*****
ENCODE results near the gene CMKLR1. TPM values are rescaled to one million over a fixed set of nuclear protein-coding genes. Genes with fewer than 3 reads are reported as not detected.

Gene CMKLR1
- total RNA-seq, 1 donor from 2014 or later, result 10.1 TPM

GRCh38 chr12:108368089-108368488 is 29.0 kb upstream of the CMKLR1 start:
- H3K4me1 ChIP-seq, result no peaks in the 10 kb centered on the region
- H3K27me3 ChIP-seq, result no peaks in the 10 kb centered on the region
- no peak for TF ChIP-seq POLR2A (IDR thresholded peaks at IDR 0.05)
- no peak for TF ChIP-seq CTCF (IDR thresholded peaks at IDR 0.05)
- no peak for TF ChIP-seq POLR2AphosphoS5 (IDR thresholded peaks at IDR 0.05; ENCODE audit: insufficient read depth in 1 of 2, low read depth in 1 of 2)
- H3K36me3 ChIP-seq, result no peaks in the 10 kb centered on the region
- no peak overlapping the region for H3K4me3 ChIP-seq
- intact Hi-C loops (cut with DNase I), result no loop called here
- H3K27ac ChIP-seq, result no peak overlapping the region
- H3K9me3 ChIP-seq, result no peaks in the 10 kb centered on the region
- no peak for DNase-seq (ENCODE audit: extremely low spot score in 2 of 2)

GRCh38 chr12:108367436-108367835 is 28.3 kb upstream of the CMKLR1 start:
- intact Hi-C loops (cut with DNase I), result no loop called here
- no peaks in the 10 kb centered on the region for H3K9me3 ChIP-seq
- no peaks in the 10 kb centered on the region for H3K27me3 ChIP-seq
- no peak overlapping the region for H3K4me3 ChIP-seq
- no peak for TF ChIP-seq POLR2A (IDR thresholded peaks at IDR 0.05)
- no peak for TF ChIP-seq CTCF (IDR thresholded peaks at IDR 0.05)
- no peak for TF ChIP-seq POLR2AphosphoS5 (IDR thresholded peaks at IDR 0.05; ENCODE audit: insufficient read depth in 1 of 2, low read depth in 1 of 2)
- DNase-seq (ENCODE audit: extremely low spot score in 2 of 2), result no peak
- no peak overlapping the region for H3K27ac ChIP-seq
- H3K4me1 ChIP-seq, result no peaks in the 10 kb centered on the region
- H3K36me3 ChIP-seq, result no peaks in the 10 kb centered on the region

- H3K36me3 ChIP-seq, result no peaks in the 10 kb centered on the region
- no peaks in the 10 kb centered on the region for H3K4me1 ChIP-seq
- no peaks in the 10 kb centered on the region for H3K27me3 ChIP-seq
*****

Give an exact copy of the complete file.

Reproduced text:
ENCODE results near the gene CMKLR1. TPM values are rescaled to one million over a fixed set of nuclear protein-coding genes. Genes with fewer than 3 reads are reported as not detected.

Gene CMKLR1
- total RNA-seq, 1 donor from 2014 or later, result 10.1 TPM

GRCh38 chr12:108368089-108368488 is 29.0 kb upstream of the CMKLR1 start:
- H3K4me1 ChIP-seq, result no peaks in the 10 kb centered on the region
- H3K27me3 ChIP-seq, result no peaks in the 10 kb centered on the region
- no peak for TF ChIP-seq POLR2A (IDR thresholded peaks at IDR 0.05)
- no peak for TF ChIP-seq CTCF (IDR thresholded peaks at IDR 0.05)
- no peak for TF ChIP-seq POLR2AphosphoS5 (IDR thresholded peaks at IDR 0.05; ENCODE audit: insufficient read depth in 1 of 2, low read depth in 1 of 2)
- H3K36me3 ChIP-seq, result no peaks in the 10 kb centered on the region
- no peak overlapping the region for H3K4me3 ChIP-seq
- intact Hi-C loops (cut with DNase I), result no loop called here
- H3K27ac ChIP-seq, result no peak overlapping the region
- H3K9me3 ChIP-seq, result no peaks in the 10 kb centered on the region
- no peak for DNase-seq (ENCODE audit: extremely low spot score in 2 of 2)

GRCh38 chr12:108367436-108367835 is 28.3 kb upstream of the CMKLR1 start:
- intact Hi-C loops (cut with DNase I), result no loop called here
- no peaks in the 10 kb centered on the region for H3K9me3 ChIP-seq
- no peaks in the 10 kb centered on the region for H3K27me3 ChIP-seq
- no peak overlapping the region for H3K4me3 ChIP-seq
- no peak for TF ChIP-seq POLR2A (IDR thresholded peaks at IDR 0.05)
- no peak for TF ChIP-seq CTCF (IDR thresholded peaks at IDR 0.05)
- no peak for TF ChIP-seq POLR2AphosphoS5 (IDR thresholded peaks at IDR 0.05; ENCODE audit: insufficient read depth in 1 of 2, low read depth in 1 of 2)
- DNase-seq (ENCODE audit: extremely low spot score in 2 of 2), result no peak
- no peak overlapping the region for H3K27ac ChIP-seq
- H3K4me1 ChIP-seq, result no peaks in the 10 kb centered on the region
- H3K36me3 ChIP-seq, result no peaks in the 10 kb centered on the region

- H3K36me3 ChIP-seq, result no peaks in the 10 kb centered on the region
- no peaks in the 10 kb centered on the region for H3K4me1 ChIP-seq
- no peaks in the 10 kb centered on the region for H3K27me3 ChIP-seq